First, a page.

THIS CONTAINS MILD SPOILERS.
I'm not going to analyze this film on a technical level, because it would be a waste of my time. The acting isn't great, it's "found footage", and yes, there is a ten minute scene of a man digging a hole. There you go, there's your "technical" review. What needs to be dissected is the horrifying truth the film holds. The parents of generation dotcom have lost their ability to parent. Children have far too much freedom and aren't monitored to the extent that they need to be. I've seen ten year old girls SEXTING boys in their classes. I didn't get a cell phone until the summer before high school and the only calls I was able to make were to my parents and the police. Hell, I couldn't text until my junior year of high school. Parents today don't know how to tell their children "no" and this is why so many of our kids are at risk. Children are sexualized at a very young age and when you combine that with social networking and smart phones, they're destined for destruction. This is the unfortunate truth of the way the world works and Megan is Missing helps to showcase that with the epitome of a worst case scenario.
The film follows the story of fourteen year old Megan Stewart and thirteen year old Amy Herman. The two girls live the typical life of fourteen year olds in new millennium America. The girls go out to parties they shouldn't be attending, they're popular with the boys at school, and they spend their nights getting their kicks by flirting with strangers from the Internet. I'll be honest, at that age, I did the exact same thing. Amy was abused as a child and it definitely set her on the path for self destruction. While many criticize the acting of this film. These girls did a pretty decent job showcasing the false sense of immortality that the modern teenager believes they have. A little campy at times, but not to the point where it broke me out of the film. Regardless, Megan and Amy soon meet a boy who calls himself "Josh" on the Internet and Megan makes plans to meet with him.
While anyone with any common sense would be screaming "you idiot, you never meet people you've met in online chatrooms" you need to remember something...TEENAGERS ARE MORONS. Megan seems to fulfill her plans to meet "Josh" and as the title says, she goes missing. Amy becomes ridiculously upset and sets out on a campaign to find her. Unfortunately for Amy, she finds "Josh" or rather, "Josh" finds her. The aftermath of this discovery is incredibly gruesome and grievously triggering.
Michael Goi clearly did his homework on this one. Although there are moments when it becomes a little obvious that the girls aren't actually fourteen, but if you can show me a set of parents who would sign off on their children to participate in this film (without being total stage parents), they'd probably lose their paternal rights. There were moments in this film that honestly made me turn my head and close my eyes. This film didn't scare me so much as completely break my heart. It sickens me to know that the unfortunate truth of this film, is that this actually happens. Michael Goi isn't some sadistic freak who fantasized this all up, he based his film off of seven different cases involving internet related kidnappings. The script may not be the strongest ox on the cart, but it doesn't have to be. The message of this film could be understood if the entire film was on mute.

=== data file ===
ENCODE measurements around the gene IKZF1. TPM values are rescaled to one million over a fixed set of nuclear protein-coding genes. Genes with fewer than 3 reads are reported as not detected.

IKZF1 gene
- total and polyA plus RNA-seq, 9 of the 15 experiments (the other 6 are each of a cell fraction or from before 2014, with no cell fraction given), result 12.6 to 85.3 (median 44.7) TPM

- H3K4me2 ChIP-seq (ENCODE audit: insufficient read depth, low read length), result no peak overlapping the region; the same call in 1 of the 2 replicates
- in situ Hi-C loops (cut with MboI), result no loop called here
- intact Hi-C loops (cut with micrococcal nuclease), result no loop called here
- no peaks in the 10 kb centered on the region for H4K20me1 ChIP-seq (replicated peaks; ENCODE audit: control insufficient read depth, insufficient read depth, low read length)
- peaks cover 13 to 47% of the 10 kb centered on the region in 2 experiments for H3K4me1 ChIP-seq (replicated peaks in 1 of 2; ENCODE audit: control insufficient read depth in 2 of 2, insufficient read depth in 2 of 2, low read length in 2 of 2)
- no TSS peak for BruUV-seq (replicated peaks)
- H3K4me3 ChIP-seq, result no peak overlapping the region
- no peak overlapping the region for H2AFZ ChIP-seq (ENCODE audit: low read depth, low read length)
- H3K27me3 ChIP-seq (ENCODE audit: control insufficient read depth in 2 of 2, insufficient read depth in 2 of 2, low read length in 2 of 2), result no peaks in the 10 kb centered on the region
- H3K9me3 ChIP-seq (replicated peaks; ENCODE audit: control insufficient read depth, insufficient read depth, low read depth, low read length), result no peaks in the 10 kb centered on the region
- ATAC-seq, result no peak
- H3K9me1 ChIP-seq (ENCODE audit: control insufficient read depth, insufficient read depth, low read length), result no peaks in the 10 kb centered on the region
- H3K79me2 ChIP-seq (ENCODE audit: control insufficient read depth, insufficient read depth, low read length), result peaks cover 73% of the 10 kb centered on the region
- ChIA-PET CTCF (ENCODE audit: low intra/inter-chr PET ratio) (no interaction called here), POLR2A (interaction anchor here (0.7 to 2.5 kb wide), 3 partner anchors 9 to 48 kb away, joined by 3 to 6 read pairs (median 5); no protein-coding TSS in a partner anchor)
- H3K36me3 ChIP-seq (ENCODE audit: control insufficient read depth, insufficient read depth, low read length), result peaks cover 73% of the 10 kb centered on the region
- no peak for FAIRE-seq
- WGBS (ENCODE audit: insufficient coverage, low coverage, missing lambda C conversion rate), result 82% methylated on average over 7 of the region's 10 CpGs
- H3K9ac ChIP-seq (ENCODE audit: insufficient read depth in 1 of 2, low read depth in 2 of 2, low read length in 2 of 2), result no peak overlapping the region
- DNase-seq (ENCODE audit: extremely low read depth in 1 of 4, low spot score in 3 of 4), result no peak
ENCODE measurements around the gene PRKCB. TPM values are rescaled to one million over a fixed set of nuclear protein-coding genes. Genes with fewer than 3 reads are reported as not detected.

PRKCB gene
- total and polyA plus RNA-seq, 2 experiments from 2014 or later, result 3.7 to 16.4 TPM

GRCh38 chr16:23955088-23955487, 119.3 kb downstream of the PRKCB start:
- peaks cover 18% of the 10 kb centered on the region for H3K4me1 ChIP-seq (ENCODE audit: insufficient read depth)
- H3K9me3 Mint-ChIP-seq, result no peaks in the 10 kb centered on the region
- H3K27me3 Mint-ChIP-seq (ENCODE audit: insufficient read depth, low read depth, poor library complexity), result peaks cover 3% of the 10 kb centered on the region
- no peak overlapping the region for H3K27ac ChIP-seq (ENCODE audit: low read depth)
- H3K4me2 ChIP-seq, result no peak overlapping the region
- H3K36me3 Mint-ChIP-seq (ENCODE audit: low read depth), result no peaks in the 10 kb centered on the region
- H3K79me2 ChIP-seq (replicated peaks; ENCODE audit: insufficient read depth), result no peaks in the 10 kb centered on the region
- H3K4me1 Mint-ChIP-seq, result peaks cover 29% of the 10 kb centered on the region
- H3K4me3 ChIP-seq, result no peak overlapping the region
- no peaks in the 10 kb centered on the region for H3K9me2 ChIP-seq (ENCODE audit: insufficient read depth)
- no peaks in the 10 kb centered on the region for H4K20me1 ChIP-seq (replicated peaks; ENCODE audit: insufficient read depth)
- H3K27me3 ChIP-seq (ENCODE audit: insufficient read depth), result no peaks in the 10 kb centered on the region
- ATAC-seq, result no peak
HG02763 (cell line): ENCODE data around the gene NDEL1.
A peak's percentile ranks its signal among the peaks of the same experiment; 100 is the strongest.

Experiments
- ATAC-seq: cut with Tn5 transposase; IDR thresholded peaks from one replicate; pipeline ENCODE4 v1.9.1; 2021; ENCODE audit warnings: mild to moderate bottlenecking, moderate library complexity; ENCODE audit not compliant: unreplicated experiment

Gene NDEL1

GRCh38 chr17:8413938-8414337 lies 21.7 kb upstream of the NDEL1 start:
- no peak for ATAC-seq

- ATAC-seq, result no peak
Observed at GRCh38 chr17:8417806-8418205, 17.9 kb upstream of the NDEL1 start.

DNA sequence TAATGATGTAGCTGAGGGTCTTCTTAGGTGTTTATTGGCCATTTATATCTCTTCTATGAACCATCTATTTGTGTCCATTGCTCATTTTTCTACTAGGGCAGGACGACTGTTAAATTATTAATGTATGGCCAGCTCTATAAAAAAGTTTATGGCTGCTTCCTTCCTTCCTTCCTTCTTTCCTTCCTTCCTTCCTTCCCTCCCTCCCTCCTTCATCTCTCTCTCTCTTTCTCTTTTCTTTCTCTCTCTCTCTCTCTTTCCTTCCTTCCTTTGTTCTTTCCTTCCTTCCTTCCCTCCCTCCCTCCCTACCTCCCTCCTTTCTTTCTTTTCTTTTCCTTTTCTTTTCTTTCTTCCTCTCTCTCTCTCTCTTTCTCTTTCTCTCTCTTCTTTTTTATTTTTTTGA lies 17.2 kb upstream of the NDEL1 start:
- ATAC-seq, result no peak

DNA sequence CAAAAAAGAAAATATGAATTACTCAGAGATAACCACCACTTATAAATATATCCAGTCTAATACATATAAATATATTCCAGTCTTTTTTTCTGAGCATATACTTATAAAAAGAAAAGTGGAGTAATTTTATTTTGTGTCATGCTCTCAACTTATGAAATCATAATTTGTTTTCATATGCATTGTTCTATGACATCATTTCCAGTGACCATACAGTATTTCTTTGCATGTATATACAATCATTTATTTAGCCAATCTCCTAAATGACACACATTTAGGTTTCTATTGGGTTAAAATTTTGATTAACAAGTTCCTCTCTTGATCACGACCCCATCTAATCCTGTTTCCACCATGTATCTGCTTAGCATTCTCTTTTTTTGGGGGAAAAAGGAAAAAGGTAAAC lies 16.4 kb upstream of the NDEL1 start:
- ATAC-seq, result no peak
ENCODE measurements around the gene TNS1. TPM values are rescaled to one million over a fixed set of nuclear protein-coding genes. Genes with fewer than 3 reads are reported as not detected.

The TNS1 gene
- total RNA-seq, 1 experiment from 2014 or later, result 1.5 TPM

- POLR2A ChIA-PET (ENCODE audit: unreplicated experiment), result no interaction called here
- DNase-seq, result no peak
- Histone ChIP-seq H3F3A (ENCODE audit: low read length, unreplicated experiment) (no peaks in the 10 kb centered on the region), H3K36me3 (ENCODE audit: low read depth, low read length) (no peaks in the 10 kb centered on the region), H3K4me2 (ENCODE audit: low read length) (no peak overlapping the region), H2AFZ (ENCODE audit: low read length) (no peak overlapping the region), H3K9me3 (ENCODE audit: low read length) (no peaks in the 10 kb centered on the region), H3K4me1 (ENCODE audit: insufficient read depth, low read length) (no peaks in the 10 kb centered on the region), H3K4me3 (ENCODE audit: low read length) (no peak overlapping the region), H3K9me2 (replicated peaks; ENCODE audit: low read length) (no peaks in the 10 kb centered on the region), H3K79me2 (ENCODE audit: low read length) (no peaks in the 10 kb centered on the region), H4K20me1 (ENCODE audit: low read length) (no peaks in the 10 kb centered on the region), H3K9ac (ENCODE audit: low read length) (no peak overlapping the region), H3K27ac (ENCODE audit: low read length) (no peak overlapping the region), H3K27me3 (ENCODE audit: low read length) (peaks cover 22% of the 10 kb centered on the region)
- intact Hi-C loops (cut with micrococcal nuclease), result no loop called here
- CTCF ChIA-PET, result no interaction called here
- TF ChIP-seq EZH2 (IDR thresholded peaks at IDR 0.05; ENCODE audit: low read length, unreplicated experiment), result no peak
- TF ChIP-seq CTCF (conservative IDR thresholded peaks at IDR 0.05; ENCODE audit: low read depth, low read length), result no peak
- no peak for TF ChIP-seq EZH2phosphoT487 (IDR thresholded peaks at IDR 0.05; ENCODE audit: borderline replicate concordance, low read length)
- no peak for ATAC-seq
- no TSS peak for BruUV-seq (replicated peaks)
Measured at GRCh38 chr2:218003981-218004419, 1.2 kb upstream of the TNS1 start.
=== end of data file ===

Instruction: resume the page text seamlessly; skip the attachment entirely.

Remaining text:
We've gotten too comfortable on the internet and have forgotten the dangers that lurk within. Trolling has made it cool to be anonymous again and this is just presenting a watering hole filled with underage snatch with daddy issues just waiting to be picked off. That may come off as insensitive, but it's the truth. A huge issue many are having with the film is the fact Amy's parents allowed her to still use the internet and roam the streets with her camera unsupervised even after Megan's disappearance. I'd kindly like you all to revisit the case of Jessi Slaughter who even after receiving death threats from trolls on 4chan, her parents never once watched any of her asinine videos or took away her online privileges. Wanna know what got her offline? A COURT ORDER. Parents today just don't understand. They don't know how to PARENT. This film is realistic in EVERY sense of the word. Maybe it's because I'm only twenty one years old, but I see this shit every day. I always fear opening the paper because I'm awaiting the day when one of the girls I've watched grow up is under the missing persons.
Now, this film isn't without its problems. It's in no way a perfect film, but the last 22 minutes were so earth shattering, it completely overshadowed any of the film's pitfalls. The film manages to creep under your skin and shows us the events the news never talks about. It may seem a bit exploitative at times, but I honestly think that we've gotten to the point where we as a society NEED it to be. Teenagers think they're invincible and are often times never held accountable for their actions. They don't understand the risk they are putting themselves in. The film does such a good job at making me never want to talk to anyone from the internet ever again that it was even endorsed by Marc Klass, founder of the KlaasKids Foundation to prevent crimes on children, and the father of Polly Hannah Klaas who was kidnapped and murdered. This film isn't meant for everyone, and it's not a film that anyone should "enjoy". I do, however, fully stand behind the filmmaker and his message for this film.